- Associated Press - Tuesday, February 5, 2013

JERUSALEM — Both Israeli and Palestinian schoolbooks largely present one-sided narratives of the conflict between the two peoples and tend to ignore the existence of the other side, but rarely resort to demonization, a State Department-funded study released Monday said.

The study by Israeli, Palestinian and American researchers, billed as setting a new scientific standard, tackled a fraught issue — Israeli claims that Palestinians teach hatred of Israel and glorify violence in schoolbooks.

The research appeared to undermine those allegations, while emphasizing that books in secular Israeli government schools did far better in acknowledging the Palestinians than vice versa.

Palestinian Prime Minister Salam Fayyad welcomed the study as proof that “there is no incitement in our textbooks,” while Israel’s Education Ministry dismissed the research as “biased, unprofessional and profoundly unobjective.”

Underlying the textbook debate are mutual fears and suspicions.

Israeli Prime Minister Benjamin Netanyahu argues that the conflict with the Palestinians is not over land, but over Israel’s acceptance in the region, and that peace is not possible until the alleged incitement stops.

Palestinians say Mr. Netanyahu hides behind such claims to divert attention from settlement building on occupied lands and from what they say is his unwillingness to reach a peace deal on internationally backed terms.

The new study said the schoolbooks of both sides are typical for societies in conflict — though books used in Israeli state schools include significantly more information about Palestinians and more self-critical texts.

Books used in Israel’s ultra-Orthodox religious schools, attended by more than a quarter of Jewish students, and in Palestinian schools contain little information about the other side, the study said. Israelis criticize the ultra-Orthodox schools for failing to sufficiently teach secular subjects in general, like mathematics and English.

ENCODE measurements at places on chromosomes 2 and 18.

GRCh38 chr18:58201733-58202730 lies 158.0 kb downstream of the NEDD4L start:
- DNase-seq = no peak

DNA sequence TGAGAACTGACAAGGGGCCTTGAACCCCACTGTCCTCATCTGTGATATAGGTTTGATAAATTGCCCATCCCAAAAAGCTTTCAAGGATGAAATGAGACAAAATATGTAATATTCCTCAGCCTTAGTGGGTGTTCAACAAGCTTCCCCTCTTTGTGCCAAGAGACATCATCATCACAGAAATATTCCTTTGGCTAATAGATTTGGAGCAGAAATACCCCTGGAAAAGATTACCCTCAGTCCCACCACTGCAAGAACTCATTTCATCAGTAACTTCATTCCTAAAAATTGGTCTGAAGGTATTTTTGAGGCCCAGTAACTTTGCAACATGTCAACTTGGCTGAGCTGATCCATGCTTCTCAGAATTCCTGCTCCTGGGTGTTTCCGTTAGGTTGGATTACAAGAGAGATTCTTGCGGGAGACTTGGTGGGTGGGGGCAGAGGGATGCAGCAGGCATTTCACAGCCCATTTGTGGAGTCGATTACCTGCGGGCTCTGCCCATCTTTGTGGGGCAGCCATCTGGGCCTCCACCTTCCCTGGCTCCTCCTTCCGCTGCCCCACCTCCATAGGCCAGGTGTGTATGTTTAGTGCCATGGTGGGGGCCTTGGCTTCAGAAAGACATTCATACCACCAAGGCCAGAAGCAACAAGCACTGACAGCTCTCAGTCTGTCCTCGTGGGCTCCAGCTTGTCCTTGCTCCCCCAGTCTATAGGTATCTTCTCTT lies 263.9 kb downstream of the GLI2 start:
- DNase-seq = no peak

“On both sides, the chief problem is the crime of omission. It’s the absence of a clear, outright recognition of existence and the other side’s right to exist,” said Gershon Baskin, an Israeli member of the study’s scientific advisory panel.

The study analyzed 74 Israeli and 94 Palestinian books, covering grades 1 through 12 and teaching social sciences, geography, literature, religion, Arabic and Hebrew.

The Israeli books were from state-run secular and religious schools, as well as independent ultra-Orthodox Jewish schools. The vast majority of the Palestinian books were used in government schools, and only six in private Islamic schools.

Scholars said they developed a new method to ensure greater objectivity, as they reviewed nearly 16,000 pages from Israeli state school books, close to 3,500 pages from books in ultra-Orthodox schools and close to 10,000 pages from Palestinian books.

Israeli and Palestinian researchers were fluent in Hebrew and Arabic so they could analyze the books of both communities.

Often, texts were reviewed by more than one person, and the data were entered remotely into a database at Yale University so researchers could not be influenced by how the study was progressing, study organizers said.

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